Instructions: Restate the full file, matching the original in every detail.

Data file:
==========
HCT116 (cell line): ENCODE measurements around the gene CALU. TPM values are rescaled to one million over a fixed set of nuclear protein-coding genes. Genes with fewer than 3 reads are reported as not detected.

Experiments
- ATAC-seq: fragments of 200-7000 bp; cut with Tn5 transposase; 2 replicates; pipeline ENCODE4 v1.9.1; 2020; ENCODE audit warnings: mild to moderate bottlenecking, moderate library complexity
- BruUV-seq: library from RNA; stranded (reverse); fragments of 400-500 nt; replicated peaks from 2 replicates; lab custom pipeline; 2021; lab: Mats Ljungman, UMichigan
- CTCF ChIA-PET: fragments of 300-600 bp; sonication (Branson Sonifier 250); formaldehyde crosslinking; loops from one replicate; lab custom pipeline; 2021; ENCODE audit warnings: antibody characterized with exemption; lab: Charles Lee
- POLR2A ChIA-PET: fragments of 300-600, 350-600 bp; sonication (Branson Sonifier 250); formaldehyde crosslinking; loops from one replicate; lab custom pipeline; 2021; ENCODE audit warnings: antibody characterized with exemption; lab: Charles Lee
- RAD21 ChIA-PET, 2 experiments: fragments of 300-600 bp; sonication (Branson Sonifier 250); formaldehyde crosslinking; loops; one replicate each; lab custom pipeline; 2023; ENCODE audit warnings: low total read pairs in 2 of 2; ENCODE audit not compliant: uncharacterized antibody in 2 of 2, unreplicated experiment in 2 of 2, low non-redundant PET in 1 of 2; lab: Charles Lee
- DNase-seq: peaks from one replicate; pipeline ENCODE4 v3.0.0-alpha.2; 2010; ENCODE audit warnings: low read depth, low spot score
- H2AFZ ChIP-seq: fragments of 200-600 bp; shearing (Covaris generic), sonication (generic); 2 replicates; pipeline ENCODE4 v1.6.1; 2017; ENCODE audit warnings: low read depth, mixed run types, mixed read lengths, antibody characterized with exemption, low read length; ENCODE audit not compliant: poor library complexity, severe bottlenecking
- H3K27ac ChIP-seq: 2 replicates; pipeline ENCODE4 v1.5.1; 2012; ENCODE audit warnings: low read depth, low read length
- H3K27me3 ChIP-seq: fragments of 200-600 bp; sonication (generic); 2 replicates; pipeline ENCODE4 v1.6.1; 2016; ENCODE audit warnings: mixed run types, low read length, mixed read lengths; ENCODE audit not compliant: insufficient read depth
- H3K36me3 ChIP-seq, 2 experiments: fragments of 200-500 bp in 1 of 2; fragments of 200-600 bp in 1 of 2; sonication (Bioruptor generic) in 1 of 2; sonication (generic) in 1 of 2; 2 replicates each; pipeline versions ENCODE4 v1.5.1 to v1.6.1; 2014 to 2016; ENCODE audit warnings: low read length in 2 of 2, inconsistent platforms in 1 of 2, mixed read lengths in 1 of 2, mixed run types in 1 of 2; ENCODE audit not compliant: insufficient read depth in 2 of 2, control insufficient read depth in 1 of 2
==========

HCT116 (cell line): ENCODE measurements around the gene CALU. TPM values are rescaled to one million over a fixed set of nuclear protein-coding genes. Genes with fewer than 3 reads are reported as not detected.

Experiments
- ATAC-seq: fragments of 200-7000 bp; cut with Tn5 transposase; 2 replicates; pipeline ENCODE4 v1.9.1; 2020; ENCODE audit warnings: mild to moderate bottlenecking, moderate library complexity
- BruUV-seq: library from RNA; stranded (reverse); fragments of 400-500 nt; replicated peaks from 2 replicates; lab custom pipeline; 2021; lab: Mats Ljungman, UMichigan
- CTCF ChIA-PET: fragments of 300-600 bp; sonication (Branson Sonifier 250); formaldehyde crosslinking; loops from one replicate; lab custom pipeline; 2021; ENCODE audit warnings: antibody characterized with exemption; lab: Charles Lee
- POLR2A ChIA-PET: fragments of 300-600, 350-600 bp; sonication (Branson Sonifier 250); formaldehyde crosslinking; loops from one replicate; lab custom pipeline; 2021; ENCODE audit warnings: antibody characterized with exemption; lab: Charles Lee
- RAD21 ChIA-PET, 2 experiments: fragments of 300-600 bp; sonication (Branson Sonifier 250); formaldehyde crosslinking; loops; one replicate each; lab custom pipeline; 2023; ENCODE audit warnings: low total read pairs in 2 of 2; ENCODE audit not compliant: uncharacterized antibody in 2 of 2, unreplicated experiment in 2 of 2, low non-redundant PET in 1 of 2; lab: Charles Lee
- DNase-seq: peaks from one replicate; pipeline ENCODE4 v3.0.0-alpha.2; 2010; ENCODE audit warnings: low read depth, low spot score
- H2AFZ ChIP-seq: fragments of 200-600 bp; shearing (Covaris generic), sonication (generic); 2 replicates; pipeline ENCODE4 v1.6.1; 2017; ENCODE audit warnings: low read depth, mixed run types, mixed read lengths, antibody characterized with exemption, low read length; ENCODE audit not compliant: poor library complexity, severe bottlenecking
- H3K27ac ChIP-seq: 2 replicates; pipeline ENCODE4 v1.5.1; 2012; ENCODE audit warnings: low read depth, low read length
- H3K27me3 ChIP-seq: fragments of 200-600 bp; sonication (generic); 2 replicates; pipeline ENCODE4 v1.6.1; 2016; ENCODE audit warnings: mixed run types, low read length, mixed read lengths; ENCODE audit not compliant: insufficient read depth
- H3K36me3 ChIP-seq, 2 experiments: fragments of 200-500 bp in 1 of 2; fragments of 200-600 bp in 1 of 2; sonication (Bioruptor generic) in 1 of 2; sonication (generic) in 1 of 2; 2 replicates each; pipeline versions ENCODE4 v1.5.1 to v1.6.1; 2014 to 2016; ENCODE audit warnings: low read length in 2 of 2, inconsistent platforms in 1 of 2, mixed read lengths in 1 of 2, mixed run types in 1 of 2; ENCODE audit not compliant: insufficient read depth in 2 of 2, control insufficient read depth in 1 of 2